The runners who dropped at UTMB knew early in the season they’d be competing there.  Did they take it too lightly?  Did they assume that fitness from the first part of the season would carry them across the finish in Chamonix?  What is the key to performing well there for Americans?

We’ve been thinking about the attrition at UTMB and have come to a couple of distinct conclusions, which we’re happy to share, but we’d like to hear some other opinions from fans.


Tomorrow we’ll share an interesting write-up and interview we did with a trail industry insider.  Stay-tuned!

2011 Ultra-Trail du Mont Blanc Aftermath

Like a cog train steadily grinding up one of many summits, the Salomon team gets the job done. (photo: The North Face)

Tim:  First, believe it or not, there were other events taking place this weekend, besides UTMB.  I have to mention Cascade Crest 100, where Rod Bien broke the course record set last year by fellow Oregonian, Jeff Browning.  Rod finished in 18:27.  Top woman finisher was Shawna Thompkins in 21:15.  Big props to those solid runners.

Nick Pedatella fueling up en route to 14th place overall (photo: Meghan Hicks)

However, if you listened carefully anytime on Saturday, you could hear a rumbling, like an approaching double, sometimes triple, engine train.  That would be the Salomon Express at the Ultra-Trail du Mont Blanc, roaring over single track trails, leading some 2,300 runners over France, Italy, and Switzerland.  The difficulty of the race is evident in part of an email I received from my friend, Nick Pedatella, 14th place finisher, “The course is brutal, unbelievably steep climbs and downhills. The rerouted course had 34-35k of climb so definitely was pretty beat by the end.”  The rerouted course was necessary due to storms that also delayed the start until 11:30pm local race time.  For those with short attention spans, the two big stories that lie before us post race are Salomon’s dominance and the startling number of Americans who dropped from the race (DNF).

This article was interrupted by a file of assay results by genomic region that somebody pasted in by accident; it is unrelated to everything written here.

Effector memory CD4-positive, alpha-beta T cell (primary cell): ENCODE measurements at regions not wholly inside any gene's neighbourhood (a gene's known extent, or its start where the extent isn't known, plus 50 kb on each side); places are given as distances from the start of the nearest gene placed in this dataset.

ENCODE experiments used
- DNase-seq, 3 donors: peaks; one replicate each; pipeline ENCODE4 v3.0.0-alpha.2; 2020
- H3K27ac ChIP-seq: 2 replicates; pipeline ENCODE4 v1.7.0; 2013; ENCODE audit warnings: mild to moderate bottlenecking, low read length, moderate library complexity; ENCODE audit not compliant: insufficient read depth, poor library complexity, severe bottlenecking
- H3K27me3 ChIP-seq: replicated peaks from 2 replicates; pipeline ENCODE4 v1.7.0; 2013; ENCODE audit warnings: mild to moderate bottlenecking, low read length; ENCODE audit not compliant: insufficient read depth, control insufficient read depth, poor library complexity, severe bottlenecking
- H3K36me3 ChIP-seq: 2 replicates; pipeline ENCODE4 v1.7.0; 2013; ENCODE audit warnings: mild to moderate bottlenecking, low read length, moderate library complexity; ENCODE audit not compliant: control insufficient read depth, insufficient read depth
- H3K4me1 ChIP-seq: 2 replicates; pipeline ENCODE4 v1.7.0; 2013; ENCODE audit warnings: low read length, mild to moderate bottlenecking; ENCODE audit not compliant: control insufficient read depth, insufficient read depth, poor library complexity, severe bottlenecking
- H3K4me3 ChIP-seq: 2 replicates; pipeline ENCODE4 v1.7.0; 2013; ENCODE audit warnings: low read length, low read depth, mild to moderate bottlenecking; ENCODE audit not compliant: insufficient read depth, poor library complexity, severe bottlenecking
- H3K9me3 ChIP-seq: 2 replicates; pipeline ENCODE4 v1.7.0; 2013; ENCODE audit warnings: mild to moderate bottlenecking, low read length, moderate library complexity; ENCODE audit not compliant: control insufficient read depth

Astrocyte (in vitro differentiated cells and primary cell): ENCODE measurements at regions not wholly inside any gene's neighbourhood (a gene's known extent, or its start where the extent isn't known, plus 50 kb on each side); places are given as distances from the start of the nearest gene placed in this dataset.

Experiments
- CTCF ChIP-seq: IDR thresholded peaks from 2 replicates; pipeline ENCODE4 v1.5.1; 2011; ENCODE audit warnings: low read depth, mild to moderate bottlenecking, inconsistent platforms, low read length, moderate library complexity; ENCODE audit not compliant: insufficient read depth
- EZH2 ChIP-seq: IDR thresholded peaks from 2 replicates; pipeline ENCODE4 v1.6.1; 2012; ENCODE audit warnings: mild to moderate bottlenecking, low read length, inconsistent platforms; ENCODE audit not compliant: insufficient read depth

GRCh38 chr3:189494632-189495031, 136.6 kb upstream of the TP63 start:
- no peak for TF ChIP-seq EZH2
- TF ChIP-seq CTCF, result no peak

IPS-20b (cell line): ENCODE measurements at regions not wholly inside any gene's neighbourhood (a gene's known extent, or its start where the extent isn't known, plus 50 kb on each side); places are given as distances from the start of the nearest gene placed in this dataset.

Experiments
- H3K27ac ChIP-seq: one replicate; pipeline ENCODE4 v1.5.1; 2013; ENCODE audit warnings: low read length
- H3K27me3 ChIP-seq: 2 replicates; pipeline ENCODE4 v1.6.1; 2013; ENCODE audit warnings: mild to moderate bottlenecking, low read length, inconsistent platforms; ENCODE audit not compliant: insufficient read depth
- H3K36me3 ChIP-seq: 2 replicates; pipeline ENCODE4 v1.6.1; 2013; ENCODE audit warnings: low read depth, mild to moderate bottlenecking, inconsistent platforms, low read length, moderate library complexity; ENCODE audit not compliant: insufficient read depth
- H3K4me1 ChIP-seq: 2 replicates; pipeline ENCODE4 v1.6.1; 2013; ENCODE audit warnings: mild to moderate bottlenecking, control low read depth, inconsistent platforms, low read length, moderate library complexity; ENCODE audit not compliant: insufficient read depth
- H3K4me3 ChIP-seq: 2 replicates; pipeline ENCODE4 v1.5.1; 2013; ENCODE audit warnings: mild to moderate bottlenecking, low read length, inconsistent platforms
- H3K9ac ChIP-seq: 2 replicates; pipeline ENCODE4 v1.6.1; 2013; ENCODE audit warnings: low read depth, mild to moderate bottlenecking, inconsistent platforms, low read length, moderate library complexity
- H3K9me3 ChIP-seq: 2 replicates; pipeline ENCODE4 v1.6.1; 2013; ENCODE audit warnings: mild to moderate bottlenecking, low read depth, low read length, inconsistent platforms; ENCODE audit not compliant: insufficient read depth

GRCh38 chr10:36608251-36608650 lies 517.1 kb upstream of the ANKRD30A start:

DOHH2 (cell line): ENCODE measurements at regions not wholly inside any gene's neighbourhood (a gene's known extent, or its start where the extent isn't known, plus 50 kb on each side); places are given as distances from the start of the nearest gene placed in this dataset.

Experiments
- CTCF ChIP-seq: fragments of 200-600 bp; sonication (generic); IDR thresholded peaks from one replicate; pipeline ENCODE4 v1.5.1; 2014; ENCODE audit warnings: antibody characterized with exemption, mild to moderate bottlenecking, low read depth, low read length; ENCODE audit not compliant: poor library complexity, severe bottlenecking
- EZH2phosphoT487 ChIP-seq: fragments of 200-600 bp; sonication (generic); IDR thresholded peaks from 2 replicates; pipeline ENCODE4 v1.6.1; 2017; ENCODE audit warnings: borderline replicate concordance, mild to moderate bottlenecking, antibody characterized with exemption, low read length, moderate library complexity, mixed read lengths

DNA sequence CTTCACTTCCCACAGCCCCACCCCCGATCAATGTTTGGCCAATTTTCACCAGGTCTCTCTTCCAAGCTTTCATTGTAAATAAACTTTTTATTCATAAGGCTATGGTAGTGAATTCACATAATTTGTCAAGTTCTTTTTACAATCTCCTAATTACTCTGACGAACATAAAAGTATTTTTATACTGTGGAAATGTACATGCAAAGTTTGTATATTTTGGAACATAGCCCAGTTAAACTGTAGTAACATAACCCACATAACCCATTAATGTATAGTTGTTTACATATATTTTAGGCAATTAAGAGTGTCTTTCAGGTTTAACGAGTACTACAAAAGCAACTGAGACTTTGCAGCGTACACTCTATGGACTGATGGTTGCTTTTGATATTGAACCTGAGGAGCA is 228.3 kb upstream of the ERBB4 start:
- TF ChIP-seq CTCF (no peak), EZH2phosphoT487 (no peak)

Lizzy Hawker finishing her dominating run (photo: The North Face)